By Heidi Trautmann
It is said in Irish legends of 2000 years ago that on the night of October 31 the curtains between our world and the underworld is getting lifted or blurred so that the dead can return to earth and do damage to the crop or just trouble to us the living. Big fires were set alight to do sacrifices of crop and animals to pacify the evil minded ghosts. Prophecies were done by the initiated for the future. Thus protected the people started to face the long and cold winter months.
When the Romans came to the Celtic territory they took over or combined with their own traditions the traditional Celtic celebration of Samhain. These traditions have travelled with the Romans and have reached the rest of Europe, as on the Continent the Dead are honoured by the end of October, or on November 1. People decorate the graves and think of their beloved.
The Roman Church tried to make the Celtic fest a holy day and created all souls day on November 2, similarly celebrated with bonfires, parades, and dressing up in costumes as saints, angels and devils. The All Saints Day celebration was also called All-hallows or All-hallowmas and, eventually,… Halloween. Today we have both because we always need a reason for celebrating. People were afraid to leave their homes, they feared the ghosts and they were wearing masks to be anonymous and thus protected. They would also leave food at the doorstep which later changed into the habit of beggars knocking at doors to beg for food or children going around and ask for sweets. In late autum you’ll find huge pumpkin markets along the streets for people to buy and carve them for their Halloween party. The most extraordinary displays, quite artistic and inventive, can be found at garden entrances and sitting in windows. In a dark night the masks lit from inside might well frighten all devils away.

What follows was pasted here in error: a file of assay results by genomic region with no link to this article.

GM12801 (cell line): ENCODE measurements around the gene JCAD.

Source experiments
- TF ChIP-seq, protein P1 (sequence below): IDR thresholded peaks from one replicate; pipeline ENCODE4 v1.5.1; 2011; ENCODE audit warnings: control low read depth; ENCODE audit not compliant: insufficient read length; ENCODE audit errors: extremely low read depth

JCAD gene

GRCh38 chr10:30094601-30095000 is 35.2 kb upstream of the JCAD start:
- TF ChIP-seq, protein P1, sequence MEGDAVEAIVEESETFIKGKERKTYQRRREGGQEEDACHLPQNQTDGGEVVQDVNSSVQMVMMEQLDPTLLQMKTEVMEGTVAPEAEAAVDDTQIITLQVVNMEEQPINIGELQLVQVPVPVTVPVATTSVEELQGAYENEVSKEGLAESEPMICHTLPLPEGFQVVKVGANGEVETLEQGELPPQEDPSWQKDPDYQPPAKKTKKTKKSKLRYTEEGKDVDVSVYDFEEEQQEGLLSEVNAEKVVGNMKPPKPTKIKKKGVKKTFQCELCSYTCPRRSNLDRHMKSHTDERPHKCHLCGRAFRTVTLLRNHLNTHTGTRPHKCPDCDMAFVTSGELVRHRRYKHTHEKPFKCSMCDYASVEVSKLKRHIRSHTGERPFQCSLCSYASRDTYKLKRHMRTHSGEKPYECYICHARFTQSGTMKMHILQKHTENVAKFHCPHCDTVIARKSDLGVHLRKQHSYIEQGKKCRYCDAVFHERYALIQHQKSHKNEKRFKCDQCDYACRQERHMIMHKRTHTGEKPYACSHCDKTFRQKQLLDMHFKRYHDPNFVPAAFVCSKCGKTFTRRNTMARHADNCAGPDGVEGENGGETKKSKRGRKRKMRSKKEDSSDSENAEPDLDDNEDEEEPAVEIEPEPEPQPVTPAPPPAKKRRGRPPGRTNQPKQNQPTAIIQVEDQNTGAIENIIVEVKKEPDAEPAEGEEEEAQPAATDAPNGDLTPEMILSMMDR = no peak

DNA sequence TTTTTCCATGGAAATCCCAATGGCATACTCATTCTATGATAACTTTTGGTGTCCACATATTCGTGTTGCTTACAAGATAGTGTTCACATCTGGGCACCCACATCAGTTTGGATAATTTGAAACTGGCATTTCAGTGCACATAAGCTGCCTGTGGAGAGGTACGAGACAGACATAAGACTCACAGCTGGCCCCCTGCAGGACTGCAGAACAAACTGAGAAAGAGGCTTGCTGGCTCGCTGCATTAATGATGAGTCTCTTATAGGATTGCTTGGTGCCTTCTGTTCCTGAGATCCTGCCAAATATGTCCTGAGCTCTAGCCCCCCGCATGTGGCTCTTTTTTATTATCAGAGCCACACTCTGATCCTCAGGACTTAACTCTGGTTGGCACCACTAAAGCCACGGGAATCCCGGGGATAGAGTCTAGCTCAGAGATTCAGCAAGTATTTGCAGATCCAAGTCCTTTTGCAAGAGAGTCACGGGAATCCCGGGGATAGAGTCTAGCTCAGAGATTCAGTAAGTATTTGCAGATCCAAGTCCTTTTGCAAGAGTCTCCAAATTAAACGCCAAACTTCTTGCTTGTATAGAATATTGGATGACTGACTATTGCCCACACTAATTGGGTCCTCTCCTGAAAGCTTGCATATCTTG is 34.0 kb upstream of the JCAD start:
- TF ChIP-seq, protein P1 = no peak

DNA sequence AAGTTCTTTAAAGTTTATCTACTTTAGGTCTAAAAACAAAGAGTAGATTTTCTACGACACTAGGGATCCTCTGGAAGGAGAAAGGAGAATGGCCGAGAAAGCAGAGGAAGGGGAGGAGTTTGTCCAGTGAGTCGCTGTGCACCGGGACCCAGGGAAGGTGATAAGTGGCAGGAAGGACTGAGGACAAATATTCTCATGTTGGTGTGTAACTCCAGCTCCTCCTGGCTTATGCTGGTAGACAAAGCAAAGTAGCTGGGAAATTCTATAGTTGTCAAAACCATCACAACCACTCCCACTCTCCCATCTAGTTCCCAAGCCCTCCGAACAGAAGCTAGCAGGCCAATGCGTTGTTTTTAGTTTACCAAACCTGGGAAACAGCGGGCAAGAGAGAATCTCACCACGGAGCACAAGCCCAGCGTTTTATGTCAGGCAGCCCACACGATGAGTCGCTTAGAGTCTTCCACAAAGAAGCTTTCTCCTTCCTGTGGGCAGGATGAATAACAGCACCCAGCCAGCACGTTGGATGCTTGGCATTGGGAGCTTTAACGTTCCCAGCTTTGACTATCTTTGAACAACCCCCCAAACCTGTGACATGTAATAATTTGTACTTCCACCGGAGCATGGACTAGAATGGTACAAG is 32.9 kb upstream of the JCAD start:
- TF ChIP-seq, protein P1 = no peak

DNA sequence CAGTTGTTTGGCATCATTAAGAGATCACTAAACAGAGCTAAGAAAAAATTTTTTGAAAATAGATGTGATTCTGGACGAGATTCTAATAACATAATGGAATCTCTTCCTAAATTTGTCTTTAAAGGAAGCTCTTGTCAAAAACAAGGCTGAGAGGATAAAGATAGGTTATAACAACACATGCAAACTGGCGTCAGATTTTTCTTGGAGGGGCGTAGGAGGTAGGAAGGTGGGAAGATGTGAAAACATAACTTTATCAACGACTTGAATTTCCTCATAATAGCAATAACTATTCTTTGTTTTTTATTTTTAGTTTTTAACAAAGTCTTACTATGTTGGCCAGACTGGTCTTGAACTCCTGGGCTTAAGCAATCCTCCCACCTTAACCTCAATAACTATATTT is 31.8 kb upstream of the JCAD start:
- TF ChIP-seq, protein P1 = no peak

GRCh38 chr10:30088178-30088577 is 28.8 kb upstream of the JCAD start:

People who visit the graveyard would always leave a light, so the dead wouldn’t be afraid of the ghosts let loose.
For parties people can today buy horror masks that look so ghastly that I doubt that a lot of fun can come out of it. You might find an old rag in your wardrobe, and as Demetra George Mustafaoglu, the American opera singer, suggested, you dress as a gypsy for her Halloween party in Bellapais on Oct 27 with a rose behind your ear.
Other traditions at house parties were customary that is for example laying extra plates on the dinner table for the dead of the family to feel comfortable or telling the future by laying cards, or looking into a mirror to detect whose shadow is behind you, or throwing apple peels over your left shoulder to see what letter it forms, that would be the name of your lover. Or to sit in a darkened room and do parapsychological exercises such as table moving to speak to the dead. Huuaaa, frightening.
However, whatever your traditions tell you to do, it is another reason to get together and celebrate that we are quite safe and healthy, that we have good friends to share something with and perhaps you try your hand to carve a pumpkin, there is still time, and with the inside you can prepare a lovely pumpkin soup with some ginger, garlic and some dill in it, a hot tip to frighten enemies away. Happy Halloween!